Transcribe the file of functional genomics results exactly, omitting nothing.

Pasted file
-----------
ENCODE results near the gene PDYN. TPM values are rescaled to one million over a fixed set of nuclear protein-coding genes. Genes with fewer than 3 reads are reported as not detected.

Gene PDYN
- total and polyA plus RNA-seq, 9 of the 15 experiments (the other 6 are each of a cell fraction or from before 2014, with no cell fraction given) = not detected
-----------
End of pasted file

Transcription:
ENCODE results near the gene PDYN. TPM values are rescaled to one million over a fixed set of nuclear protein-coding genes. Genes with fewer than 3 reads are reported as not detected.

Gene PDYN
- total and polyA plus RNA-seq, 9 of the 15 experiments (the other 6 are each of a cell fraction or from before 2014, with no cell fraction given) = not detected